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In all three years, preflood applied urea treatments had non-linear relationships between N rate and rice grain yield response (Fig. 7.2 and Table 7.4). Nitrogen rate

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in 2004, 2005 and 2006, respectively (Table 7.4). Rice yield had linear responses with PL applications in all three years (Fig. 7.2 and Table 7.4). Granular PLU and PLUDCD fertilizers had linear or non-linear yield responses depending on year; however, no PLU or PLUDCD N fertilizer rate applied in our study was high enough for maximum yield production (Fig. 7.2 and Table 7.4). Due to a mix of linear and non-linear yield responses, all N source models were compared at the lowest preflood urea N rate (Table 7.5) that gave similar yields as the peak N rate (Table 7.4). We found the lowest N rate to achieve maximum yields by finding the corresponding N rate to the lowest yield in the 90% confidence interval for preflood urea in Table 7.4. This lowest maximum yield N rate was then used to calculate a new yield confidence interval for N source model comparison and is illustrated in Fig. 7.2 and Table 7.5. Yield data varied by year and each year is discussed separately.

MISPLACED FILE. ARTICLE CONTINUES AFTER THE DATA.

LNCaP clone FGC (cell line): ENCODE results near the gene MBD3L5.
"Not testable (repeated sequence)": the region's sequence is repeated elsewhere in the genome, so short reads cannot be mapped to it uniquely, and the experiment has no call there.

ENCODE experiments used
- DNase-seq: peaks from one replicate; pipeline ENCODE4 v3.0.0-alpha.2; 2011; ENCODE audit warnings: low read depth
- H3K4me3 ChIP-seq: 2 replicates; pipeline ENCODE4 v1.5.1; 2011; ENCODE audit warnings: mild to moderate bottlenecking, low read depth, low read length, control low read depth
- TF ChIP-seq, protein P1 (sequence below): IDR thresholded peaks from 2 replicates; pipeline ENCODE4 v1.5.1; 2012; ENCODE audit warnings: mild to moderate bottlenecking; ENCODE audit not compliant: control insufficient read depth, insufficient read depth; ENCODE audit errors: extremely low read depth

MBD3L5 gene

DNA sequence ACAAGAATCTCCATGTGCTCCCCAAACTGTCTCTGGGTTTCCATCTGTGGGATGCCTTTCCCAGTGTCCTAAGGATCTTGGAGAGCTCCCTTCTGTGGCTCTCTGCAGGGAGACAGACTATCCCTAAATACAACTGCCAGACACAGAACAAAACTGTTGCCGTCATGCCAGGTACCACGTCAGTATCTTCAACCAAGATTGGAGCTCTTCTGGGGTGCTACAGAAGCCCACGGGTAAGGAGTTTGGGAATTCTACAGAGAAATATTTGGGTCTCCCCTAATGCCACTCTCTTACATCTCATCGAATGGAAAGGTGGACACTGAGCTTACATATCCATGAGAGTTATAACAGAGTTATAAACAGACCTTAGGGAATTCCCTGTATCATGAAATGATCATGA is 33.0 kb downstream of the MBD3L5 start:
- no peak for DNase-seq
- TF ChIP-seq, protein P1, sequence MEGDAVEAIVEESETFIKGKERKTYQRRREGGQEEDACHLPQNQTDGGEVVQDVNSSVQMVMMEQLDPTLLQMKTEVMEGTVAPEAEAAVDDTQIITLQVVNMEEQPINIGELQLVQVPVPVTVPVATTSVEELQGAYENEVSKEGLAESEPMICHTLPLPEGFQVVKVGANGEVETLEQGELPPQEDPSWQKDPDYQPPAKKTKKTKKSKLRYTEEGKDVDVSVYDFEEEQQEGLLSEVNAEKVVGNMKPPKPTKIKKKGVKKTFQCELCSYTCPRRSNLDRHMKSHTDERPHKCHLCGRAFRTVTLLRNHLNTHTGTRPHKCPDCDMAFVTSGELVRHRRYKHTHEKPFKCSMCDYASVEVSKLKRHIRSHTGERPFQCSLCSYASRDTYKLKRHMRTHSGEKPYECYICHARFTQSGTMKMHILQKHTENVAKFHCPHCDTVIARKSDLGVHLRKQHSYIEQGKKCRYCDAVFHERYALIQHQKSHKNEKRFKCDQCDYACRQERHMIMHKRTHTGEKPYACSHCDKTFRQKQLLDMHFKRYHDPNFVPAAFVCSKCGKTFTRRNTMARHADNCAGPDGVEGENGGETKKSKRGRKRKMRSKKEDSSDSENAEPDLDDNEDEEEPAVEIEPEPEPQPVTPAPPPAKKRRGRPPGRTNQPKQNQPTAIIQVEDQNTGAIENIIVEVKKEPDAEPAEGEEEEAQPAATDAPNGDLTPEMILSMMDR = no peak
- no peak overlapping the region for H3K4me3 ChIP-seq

In 2004, preflood urea applications of 90 kg N ha"1 gave similar yields as the N source model's peak of 135 kg N ha"1 and was used for comparison to other sources (Fig.

7.2 and Table 7.5). Rice yielded 6272 kg ha"1 with 90 kg N ha"1 N rate applications resulting in a N agronomic efficiency of 17.5 kg rice produced per kg N applied. Golden and coworkers (2006) and Griggs and coworkers (2007) found that urea was 2 times more efficient than our findings on the same soil series (38 and 32 kg rice kg N applied"1, respectively). Norman and coworkers (2003) showed that significant amounts of N were lost if urea applications were made to wet soils and can decrease yields. The N application window for preflood urea application in our study was closing due to abnormally high rainfall and urea applications had to be made; however, N agronomic